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Antiterror data bill divides EU

NEWCASTLE, England -- European Union nations debated a bill yesterday that would force telecommunications companies to keep records of phone and e-mail traffic as part of the EU's antiterrorist campaign.

German Justice Minister Brigitte Zypries said talks among EU justice and home affairs ministers stalled over cost and privacy concerns if law enforcement officials are given access to phone and Internet mailing records.

Communications specialists also said that retaining vast amounts of telephone and e-mail traffic could cost the industry $124 million in additional software and other costs.

The meeting, which ends today, was part of an effort by the 25-nation bloc to implement counterterrorism measures throughout Europe. The EU agenda began taking shape after the Sept. 11, 2001, attacks in the United States. The data-retention bill took on added urgency after the deadly July 7 suicide bombings in London, but little progress was made yesterday. British Home Secretary Charles Clarke, the meeting's chairman, said that while counterterrorism measures may affect personal freedom, governments need more intelligence-gathering powers if they are to track down terrorists.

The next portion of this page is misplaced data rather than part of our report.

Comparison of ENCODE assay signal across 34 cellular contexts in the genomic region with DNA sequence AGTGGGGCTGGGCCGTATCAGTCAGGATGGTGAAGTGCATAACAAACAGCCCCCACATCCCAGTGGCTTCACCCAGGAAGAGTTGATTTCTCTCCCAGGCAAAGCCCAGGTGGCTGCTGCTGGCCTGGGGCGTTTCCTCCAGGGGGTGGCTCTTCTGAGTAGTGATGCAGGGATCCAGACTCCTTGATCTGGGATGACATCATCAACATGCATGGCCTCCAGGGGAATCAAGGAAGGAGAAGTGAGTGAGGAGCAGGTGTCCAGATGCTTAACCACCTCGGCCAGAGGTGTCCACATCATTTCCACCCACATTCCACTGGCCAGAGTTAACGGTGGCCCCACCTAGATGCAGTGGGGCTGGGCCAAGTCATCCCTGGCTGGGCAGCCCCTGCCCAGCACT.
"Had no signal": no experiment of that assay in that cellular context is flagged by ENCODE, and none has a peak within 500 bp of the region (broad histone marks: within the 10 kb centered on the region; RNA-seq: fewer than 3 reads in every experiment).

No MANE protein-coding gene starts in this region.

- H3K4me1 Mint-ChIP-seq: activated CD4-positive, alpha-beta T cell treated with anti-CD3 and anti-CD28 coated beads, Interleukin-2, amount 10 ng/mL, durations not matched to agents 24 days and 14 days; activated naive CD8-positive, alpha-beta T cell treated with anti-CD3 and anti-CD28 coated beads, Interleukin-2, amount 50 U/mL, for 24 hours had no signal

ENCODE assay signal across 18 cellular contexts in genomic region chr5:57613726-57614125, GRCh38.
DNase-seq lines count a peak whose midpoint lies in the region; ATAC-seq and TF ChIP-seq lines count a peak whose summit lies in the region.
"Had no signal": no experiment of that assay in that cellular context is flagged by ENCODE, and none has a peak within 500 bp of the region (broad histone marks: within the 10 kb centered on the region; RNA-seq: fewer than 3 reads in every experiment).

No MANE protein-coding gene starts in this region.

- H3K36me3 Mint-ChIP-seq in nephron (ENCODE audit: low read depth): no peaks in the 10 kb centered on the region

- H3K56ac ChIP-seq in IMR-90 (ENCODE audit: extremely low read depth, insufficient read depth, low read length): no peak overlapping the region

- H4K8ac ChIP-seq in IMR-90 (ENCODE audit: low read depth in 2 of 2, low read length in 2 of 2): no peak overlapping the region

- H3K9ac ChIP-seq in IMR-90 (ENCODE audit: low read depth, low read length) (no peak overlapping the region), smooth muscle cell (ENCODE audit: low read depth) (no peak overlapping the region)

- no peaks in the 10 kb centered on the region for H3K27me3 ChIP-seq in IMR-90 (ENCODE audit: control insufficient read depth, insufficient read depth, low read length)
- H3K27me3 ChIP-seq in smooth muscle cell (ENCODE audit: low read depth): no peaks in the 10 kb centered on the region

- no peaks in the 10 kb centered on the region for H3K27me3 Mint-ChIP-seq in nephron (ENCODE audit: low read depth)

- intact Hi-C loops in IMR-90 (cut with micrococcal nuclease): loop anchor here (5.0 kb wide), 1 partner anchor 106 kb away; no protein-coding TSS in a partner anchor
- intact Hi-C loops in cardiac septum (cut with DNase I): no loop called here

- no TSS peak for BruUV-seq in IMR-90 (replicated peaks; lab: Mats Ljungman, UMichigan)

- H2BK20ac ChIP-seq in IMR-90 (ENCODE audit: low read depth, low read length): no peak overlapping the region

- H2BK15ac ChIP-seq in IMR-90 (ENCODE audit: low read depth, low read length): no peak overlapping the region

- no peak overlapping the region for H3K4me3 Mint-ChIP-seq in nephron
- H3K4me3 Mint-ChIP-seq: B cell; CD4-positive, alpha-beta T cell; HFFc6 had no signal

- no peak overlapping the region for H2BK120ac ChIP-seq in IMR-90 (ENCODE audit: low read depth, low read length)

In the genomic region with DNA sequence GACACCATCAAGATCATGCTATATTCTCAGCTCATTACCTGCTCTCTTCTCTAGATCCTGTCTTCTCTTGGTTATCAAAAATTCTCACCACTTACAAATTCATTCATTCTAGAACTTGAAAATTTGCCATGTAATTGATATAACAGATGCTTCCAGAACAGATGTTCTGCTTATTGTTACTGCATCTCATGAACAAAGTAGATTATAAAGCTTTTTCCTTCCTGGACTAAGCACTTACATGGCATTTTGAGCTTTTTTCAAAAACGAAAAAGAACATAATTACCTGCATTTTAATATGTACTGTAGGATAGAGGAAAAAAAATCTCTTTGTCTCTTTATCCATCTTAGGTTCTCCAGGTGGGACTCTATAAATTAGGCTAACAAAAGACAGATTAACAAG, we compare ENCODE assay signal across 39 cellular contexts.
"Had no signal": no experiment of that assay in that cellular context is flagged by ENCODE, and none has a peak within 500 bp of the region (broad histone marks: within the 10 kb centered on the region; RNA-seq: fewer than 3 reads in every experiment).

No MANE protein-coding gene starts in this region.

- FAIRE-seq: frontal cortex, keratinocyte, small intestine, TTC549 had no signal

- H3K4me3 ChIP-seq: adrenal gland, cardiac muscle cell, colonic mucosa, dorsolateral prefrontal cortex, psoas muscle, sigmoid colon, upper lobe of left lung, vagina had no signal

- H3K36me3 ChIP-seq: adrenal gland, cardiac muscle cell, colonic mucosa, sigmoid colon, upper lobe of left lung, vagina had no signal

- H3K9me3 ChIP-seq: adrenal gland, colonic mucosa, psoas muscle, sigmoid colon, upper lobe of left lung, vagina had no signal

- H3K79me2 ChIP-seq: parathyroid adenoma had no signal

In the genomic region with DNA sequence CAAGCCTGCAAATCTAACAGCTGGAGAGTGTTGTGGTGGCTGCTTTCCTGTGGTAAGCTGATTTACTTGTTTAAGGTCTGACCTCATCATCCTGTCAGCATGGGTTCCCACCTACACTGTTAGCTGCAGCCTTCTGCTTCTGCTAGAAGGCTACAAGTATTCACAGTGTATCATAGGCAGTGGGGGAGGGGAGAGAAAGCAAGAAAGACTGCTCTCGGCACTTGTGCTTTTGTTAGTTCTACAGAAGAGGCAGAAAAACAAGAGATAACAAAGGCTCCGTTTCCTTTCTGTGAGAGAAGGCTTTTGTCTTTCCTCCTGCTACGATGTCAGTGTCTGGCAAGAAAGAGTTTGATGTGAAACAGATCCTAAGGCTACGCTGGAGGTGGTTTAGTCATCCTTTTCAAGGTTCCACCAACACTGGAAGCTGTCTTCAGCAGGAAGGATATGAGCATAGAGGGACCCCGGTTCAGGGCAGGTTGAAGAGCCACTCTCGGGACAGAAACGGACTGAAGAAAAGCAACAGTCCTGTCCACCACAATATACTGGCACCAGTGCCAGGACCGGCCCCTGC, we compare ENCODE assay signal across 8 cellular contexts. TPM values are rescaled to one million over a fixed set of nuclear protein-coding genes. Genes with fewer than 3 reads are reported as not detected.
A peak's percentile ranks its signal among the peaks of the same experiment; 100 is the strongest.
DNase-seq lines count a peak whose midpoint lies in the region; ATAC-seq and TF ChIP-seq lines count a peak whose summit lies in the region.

The difficulties EU nations encounter mirror those in the United States, where broad data retention efforts have been derailed by privacy and cost concerns. No US law demands that traffic records be systematically kept on file, although police can ask that information in a particular case be retained during an investigation.

Britain wants such a law to compel phone networks and Internet operators to keep traffic data for at least a year.

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